Songye Mask - D.R. Congo

With its powerful presence and richly striated surface, this kifwebe mask shows the distinctive hallmarks of the familiar Songye carving tradition. The mask's profile reveals the strongly projecting forms and haunting elongation that make the kifwebe so incredibly memorable.

Kifwebe masks were made for the Bwadi Bwa Kifwebe association, a type of policing society that provided a means of controlling social behavior and neutralizing disruptive elements within Songye society. These masks appeared at the installation and death of a chief and at the initiation rites of young men, as well as a whole range of occasions that included punishments, warfare and public works. Kifwebe were created in a gendered manner and male and female masks held differing associations. This example is likely a depiction of a female spirit, being primarily white in pigmentation and lacking the prominent sagittal crest found on male masks.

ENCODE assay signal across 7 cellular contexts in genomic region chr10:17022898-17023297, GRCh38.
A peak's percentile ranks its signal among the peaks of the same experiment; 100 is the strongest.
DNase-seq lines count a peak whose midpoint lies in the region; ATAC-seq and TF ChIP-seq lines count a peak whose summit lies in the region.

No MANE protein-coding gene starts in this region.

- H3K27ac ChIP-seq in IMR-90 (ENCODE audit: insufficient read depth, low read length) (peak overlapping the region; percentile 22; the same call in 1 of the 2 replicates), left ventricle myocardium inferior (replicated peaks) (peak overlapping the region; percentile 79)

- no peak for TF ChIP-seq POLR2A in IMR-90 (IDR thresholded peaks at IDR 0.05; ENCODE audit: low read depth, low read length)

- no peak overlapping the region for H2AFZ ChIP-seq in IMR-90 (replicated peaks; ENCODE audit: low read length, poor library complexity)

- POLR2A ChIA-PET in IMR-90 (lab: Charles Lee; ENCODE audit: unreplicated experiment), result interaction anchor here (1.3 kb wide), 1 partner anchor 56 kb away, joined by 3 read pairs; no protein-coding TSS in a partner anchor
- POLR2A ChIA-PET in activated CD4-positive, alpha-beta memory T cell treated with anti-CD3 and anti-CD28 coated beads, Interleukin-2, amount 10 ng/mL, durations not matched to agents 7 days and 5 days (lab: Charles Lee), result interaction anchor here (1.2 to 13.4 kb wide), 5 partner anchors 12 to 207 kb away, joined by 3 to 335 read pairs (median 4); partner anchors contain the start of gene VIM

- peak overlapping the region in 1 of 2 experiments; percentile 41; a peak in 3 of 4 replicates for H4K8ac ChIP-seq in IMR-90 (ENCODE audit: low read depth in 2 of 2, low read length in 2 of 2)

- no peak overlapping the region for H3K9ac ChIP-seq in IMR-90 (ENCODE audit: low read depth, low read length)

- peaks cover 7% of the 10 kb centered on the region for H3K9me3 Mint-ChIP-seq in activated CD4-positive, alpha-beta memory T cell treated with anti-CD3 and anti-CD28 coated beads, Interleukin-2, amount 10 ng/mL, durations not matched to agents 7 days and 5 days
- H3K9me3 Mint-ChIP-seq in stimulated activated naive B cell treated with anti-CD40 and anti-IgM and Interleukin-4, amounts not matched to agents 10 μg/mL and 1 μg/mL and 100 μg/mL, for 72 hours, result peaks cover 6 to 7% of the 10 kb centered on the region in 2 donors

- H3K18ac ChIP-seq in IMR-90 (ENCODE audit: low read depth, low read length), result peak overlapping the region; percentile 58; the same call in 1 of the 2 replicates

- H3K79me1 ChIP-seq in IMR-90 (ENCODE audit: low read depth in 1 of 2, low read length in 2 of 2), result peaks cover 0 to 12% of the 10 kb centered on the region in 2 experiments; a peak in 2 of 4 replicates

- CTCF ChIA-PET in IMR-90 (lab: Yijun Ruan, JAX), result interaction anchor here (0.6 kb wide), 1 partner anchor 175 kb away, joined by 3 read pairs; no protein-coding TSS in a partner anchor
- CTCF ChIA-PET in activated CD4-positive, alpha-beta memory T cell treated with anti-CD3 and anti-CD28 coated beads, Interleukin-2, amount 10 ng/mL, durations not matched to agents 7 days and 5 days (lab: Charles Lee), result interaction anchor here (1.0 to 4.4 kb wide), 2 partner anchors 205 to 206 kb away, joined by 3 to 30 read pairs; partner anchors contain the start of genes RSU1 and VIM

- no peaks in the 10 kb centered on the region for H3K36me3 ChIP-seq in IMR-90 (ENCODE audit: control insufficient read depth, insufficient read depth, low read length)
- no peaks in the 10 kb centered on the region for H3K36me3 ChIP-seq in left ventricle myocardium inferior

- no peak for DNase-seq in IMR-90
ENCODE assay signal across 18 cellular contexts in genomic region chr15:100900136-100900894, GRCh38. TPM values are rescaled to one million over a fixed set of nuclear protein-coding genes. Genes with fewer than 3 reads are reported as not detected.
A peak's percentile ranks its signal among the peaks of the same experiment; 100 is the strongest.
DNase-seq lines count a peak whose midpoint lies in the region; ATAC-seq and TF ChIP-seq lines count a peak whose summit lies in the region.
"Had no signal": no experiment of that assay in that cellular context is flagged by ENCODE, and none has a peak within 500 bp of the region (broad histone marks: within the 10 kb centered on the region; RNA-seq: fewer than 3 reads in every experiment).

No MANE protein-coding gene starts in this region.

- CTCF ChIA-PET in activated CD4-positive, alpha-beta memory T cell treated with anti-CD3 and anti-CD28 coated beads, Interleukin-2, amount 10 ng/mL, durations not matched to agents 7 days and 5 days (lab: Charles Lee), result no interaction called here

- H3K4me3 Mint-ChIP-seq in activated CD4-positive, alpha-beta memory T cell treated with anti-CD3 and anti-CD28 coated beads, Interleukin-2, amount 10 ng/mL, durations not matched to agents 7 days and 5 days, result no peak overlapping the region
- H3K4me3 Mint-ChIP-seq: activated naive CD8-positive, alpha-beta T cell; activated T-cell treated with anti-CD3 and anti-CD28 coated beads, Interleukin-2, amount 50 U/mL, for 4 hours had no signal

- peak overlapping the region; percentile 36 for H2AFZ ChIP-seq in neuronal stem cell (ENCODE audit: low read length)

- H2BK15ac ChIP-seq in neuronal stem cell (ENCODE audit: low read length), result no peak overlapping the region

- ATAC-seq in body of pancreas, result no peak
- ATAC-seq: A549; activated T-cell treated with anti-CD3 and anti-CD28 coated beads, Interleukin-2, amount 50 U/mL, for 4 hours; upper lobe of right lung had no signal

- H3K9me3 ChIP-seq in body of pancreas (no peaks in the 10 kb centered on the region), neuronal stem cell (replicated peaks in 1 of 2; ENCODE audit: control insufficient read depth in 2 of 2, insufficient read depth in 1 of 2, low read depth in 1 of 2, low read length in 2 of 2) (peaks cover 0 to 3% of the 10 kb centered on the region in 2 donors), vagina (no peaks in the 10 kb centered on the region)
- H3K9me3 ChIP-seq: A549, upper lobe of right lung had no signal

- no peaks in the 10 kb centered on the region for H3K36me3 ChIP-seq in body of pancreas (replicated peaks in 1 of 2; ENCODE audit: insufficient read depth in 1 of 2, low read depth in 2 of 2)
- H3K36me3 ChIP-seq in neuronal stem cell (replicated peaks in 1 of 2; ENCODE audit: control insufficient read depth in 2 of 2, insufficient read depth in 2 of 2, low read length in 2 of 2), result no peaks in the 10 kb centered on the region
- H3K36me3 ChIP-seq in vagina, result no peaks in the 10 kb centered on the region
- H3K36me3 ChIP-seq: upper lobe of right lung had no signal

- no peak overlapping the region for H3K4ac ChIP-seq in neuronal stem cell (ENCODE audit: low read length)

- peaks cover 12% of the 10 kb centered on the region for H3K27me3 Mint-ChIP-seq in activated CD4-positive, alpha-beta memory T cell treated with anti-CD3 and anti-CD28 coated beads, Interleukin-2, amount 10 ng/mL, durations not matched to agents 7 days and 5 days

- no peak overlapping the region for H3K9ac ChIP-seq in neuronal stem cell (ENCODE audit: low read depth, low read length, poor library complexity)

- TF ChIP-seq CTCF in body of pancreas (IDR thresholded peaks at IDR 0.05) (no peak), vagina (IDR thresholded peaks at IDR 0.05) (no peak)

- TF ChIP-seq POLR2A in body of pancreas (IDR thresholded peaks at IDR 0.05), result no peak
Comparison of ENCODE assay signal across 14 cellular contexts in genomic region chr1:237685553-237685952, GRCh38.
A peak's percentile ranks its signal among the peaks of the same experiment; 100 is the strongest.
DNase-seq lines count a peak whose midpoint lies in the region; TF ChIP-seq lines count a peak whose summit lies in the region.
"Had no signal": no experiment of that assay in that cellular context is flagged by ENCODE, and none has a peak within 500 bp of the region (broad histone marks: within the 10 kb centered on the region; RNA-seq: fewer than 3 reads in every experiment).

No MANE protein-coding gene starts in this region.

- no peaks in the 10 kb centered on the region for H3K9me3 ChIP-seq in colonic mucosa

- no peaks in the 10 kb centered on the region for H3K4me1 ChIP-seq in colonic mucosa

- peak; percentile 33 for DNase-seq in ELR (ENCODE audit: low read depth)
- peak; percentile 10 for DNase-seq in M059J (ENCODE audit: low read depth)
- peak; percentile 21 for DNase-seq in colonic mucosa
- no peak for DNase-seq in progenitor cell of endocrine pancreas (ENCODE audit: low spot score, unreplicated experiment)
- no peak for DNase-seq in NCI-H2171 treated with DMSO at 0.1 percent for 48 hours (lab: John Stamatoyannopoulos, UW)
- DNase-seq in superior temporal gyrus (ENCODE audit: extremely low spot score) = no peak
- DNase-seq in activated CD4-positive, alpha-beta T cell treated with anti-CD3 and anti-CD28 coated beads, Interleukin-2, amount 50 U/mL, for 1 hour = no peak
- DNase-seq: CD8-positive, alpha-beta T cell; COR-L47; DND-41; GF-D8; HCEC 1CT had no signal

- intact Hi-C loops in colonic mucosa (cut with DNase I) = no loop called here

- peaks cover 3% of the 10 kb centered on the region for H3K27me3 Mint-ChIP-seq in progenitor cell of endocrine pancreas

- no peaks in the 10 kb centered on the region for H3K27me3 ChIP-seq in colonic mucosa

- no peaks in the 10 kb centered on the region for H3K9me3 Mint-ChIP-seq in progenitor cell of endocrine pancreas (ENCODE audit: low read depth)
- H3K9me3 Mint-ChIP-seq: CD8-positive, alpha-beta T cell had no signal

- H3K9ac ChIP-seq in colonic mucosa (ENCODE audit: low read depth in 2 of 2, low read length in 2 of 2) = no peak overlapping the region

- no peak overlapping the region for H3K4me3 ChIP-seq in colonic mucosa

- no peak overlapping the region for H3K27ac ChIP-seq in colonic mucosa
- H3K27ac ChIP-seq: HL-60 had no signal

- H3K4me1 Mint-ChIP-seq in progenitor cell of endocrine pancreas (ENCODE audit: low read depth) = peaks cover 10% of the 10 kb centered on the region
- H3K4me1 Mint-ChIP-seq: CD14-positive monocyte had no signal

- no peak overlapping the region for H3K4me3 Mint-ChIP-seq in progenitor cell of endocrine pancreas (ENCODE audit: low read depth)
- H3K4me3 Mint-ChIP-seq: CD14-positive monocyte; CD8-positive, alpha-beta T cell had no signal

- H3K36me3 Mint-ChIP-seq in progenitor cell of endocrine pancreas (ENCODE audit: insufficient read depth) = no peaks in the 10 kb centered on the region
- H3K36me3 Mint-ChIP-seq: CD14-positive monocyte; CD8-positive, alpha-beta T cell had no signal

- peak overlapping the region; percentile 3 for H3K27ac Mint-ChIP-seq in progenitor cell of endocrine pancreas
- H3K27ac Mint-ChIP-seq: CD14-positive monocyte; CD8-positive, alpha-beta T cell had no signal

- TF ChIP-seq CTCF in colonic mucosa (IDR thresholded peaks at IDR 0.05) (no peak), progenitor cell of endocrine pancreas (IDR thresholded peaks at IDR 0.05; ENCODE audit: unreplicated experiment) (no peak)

Songye
Wood, fiber, pigment, shells
Late 19th century or early 20th century
H: 12 3/4" W: 6 1/2"
Ex Charles Ratton; Merton Simpson; Michael Oliver; Alan Stone
#396
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